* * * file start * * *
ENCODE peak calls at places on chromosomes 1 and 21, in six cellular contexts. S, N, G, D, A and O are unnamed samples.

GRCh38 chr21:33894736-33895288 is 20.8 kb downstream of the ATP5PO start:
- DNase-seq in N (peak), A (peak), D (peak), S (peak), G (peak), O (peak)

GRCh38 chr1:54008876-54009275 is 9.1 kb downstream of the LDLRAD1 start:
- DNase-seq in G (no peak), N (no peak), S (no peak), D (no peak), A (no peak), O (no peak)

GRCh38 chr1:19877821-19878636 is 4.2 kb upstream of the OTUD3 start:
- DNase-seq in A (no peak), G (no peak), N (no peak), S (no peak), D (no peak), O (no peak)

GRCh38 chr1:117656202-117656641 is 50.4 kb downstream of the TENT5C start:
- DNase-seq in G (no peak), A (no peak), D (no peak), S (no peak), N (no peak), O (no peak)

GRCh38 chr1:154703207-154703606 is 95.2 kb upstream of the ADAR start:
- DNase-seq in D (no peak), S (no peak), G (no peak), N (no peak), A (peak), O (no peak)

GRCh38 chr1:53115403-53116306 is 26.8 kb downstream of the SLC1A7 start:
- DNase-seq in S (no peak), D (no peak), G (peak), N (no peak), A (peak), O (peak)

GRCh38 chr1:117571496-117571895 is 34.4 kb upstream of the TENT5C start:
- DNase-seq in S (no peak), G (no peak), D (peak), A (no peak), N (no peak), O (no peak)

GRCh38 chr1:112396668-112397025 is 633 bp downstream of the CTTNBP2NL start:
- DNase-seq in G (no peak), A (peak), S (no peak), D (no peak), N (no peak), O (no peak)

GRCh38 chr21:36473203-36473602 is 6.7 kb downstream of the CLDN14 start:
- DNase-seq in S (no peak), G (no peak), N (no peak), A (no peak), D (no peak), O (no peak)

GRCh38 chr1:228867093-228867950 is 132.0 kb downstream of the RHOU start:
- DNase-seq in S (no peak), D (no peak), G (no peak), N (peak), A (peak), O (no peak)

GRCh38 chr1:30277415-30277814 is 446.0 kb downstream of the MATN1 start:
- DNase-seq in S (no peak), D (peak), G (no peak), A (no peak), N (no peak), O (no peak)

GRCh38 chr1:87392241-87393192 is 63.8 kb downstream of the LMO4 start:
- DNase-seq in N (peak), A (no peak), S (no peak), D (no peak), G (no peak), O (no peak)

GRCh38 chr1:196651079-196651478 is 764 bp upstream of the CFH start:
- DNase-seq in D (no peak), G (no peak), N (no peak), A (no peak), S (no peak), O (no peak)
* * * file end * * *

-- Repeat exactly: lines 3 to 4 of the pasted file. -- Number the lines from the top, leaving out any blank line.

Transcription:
- DNase-seq in N (peak), A (peak), D (peak), S (peak), G (peak), O (peak)

GRCh38 chr1:54008876-54009275 is 9.1 kb downstream of the LDLRAD1 start: